Tinie Tempah: ‘England is such a diverse place now, we need to look at how we teach kids’

You never quite expect chart-topping rappers to get involved in an important educational debate, but that’s exactly what Tinie Tempah – real name Patrick Okogwu – did this week. And how unbelievably refreshing it is to hear...

Tinie Tempah does a good serious face

The songwriter and rapper, 25, hit the music scene in 2010, when his debut single Pass Out when straight into the Number One slot. Since then he’s become one of the UK’s biggest artists, befriended the super-talented Adele, partied with Sir Elton John and has even appeared in Vogue alongside supermodel Naomi Campbell and his great style sense has caused quite a stir too. Not bad for four years work.

This week, Tinie’s involved himself in perhaps one of his most powerful roles to date – he’s been named as ambassador of the Cartoon Network’s anti-bullying campaign, CN Buddy Network, which launched on Monday. And you know what? This isn’t yet another sneaky way for a pop star to grab a few headlines. No. It’s clear Tinie has a real passion for the subject. Speaking to the Sunday Mirror’s Notebook magazine, the Written in the Stars singer has spoken out about why banishing bullying should begin in the classroom – and why with understanding, comes acceptance.

‘England is such a diverse place now,’ he explains. ‘And we celebrate great English history which gives us a sense of identity, pride and patriotism. But if you give people a better idea of their own individual histories and that of those around them, no one would feel more or less important than anyone else. We need to look at how we teach our kids.’

Tinie also went on to discuss the different natures of bullying that parents and friends should be looking out for – pointing out how being bullied is no longer only down to gestures such as ‘name-calling and stealing lunch money’. In fact, bullying can happen anywhere and is not necessarily a face-to-face interaction. It's more common through social networks now, and this is something which he has experienced himself.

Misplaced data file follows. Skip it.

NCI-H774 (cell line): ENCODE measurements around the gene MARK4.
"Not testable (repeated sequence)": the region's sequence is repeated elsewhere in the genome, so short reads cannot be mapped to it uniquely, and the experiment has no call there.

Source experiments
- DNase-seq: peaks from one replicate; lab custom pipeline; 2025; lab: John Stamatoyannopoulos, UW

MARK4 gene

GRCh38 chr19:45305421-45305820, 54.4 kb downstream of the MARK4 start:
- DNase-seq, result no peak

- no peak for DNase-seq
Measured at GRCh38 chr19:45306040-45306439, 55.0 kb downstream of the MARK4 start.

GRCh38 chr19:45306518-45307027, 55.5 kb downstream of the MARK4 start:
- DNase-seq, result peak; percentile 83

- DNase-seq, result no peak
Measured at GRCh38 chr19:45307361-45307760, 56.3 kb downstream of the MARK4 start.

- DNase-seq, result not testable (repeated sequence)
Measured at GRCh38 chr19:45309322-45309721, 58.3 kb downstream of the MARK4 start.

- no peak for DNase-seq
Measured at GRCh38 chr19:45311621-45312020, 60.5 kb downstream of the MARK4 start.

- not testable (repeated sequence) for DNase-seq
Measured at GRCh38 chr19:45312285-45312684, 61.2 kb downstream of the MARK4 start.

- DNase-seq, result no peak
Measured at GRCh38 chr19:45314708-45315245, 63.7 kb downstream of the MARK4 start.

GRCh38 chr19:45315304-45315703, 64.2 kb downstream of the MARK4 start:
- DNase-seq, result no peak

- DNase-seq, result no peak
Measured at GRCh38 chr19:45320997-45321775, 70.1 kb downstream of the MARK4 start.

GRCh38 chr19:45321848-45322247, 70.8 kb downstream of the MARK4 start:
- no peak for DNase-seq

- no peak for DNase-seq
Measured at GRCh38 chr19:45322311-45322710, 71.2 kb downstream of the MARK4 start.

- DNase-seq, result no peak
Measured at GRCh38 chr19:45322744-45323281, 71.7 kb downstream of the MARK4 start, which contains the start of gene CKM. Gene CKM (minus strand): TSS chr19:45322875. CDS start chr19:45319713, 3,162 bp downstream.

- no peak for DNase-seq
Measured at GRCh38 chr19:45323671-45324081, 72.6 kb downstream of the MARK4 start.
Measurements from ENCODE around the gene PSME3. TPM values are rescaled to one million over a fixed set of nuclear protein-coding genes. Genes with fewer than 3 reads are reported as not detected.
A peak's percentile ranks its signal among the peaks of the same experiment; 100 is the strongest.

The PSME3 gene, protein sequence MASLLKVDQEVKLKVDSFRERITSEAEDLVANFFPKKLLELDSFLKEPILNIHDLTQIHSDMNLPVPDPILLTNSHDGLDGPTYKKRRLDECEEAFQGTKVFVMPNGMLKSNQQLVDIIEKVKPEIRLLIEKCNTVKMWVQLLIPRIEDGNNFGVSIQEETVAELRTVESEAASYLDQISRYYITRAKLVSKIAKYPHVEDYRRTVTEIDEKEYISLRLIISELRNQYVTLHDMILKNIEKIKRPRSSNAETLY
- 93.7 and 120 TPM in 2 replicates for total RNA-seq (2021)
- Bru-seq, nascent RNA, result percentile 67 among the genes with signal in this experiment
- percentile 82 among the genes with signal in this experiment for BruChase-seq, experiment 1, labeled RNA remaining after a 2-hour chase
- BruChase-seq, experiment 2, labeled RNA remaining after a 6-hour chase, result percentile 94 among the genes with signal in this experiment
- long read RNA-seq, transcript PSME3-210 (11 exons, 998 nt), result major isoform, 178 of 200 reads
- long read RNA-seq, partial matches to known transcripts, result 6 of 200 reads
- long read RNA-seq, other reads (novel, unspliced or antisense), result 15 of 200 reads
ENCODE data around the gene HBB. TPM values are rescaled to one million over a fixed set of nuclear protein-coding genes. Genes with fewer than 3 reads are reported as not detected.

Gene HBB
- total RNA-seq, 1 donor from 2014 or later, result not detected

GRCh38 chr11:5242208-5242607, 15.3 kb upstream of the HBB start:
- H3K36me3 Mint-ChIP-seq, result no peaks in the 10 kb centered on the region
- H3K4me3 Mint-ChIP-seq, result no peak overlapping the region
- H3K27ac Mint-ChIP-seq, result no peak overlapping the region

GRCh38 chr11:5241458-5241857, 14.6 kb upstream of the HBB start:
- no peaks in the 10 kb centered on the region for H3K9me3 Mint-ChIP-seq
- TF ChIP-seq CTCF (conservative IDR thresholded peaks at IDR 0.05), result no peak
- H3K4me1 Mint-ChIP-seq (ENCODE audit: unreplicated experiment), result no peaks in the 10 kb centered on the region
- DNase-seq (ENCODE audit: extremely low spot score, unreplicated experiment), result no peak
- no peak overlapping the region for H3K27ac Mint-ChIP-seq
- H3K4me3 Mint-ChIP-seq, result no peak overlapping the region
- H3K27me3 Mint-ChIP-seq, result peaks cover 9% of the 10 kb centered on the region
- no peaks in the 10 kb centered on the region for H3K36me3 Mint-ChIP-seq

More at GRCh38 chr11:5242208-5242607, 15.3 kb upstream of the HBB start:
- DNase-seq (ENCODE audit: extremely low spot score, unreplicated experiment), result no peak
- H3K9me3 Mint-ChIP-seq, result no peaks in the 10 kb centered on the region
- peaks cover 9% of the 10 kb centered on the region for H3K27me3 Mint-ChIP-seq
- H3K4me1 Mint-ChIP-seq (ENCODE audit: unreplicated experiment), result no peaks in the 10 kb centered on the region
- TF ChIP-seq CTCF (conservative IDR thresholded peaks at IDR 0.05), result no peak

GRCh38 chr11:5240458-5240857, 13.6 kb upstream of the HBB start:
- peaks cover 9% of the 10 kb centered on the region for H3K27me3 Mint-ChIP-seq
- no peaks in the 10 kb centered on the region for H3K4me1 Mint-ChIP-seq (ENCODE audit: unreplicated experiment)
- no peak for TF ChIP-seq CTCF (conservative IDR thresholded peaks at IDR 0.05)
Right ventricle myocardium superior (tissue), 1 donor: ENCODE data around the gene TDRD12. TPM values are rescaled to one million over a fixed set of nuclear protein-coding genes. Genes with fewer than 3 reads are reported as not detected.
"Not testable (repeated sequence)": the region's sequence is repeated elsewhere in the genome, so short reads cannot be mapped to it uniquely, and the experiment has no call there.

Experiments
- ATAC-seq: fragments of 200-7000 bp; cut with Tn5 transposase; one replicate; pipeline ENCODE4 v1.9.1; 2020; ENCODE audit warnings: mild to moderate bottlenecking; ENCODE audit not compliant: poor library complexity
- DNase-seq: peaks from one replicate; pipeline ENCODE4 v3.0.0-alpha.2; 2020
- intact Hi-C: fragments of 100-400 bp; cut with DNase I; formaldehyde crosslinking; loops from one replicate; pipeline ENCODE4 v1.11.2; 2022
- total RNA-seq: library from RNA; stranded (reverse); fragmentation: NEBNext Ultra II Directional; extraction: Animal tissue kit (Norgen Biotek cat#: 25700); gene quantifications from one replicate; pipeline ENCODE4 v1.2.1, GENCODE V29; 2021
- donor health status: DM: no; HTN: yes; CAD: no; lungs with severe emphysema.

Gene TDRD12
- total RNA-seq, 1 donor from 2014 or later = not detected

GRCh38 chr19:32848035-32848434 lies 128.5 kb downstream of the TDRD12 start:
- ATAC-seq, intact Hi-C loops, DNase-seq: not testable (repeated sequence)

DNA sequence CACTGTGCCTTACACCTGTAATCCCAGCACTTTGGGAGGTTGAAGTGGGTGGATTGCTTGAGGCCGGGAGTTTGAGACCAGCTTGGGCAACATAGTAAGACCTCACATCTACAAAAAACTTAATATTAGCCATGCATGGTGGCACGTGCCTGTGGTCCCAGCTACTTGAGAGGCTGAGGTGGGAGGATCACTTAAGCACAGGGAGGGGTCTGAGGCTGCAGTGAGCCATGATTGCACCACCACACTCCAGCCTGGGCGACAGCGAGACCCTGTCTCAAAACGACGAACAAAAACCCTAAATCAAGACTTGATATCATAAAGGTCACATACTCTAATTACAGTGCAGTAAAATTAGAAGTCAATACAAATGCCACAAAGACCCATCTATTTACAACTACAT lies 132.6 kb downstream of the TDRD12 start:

‘“Trolling” will be in the dictionary soon, won’t it? We’re definitely in the age of opinion, which is great, but I knew from very early on I wouldn't be everyone's cup of tea.

‘As long as I have the people I love and care about around me, it doesn't bother me what someone, who I'll probably never meet, says. I ignore them.’

So just why has Tinie become involved with this important campaign?

‘My memory is of my friend at school who would never come in on mufti days because people would take the mickey out of his trainers and clothes. I started talking to him because he lived a few roads away and soon we were walking home together after school. That's when my friends started joining us and we became one big group of friends. He settled into school a lot better after that.

‘It’s time we taught people to involve and include – not divide.’

This sounds like a very good plan to us. Thumbs up for Tinie.

Tinie Tempah is ambassador for Cartoon Network’s anti-bullying campaign, CN Buddy Network, which launched on Monday. To find out more visit cartoonnetwork.co.uk/beabuddy

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  • Russ
    Russ Thursday, 20 November 2014

    England?

    What's got against Wales, Scotland and N Ireland? I didn't realise Tinie Tempah was anti-Celt.

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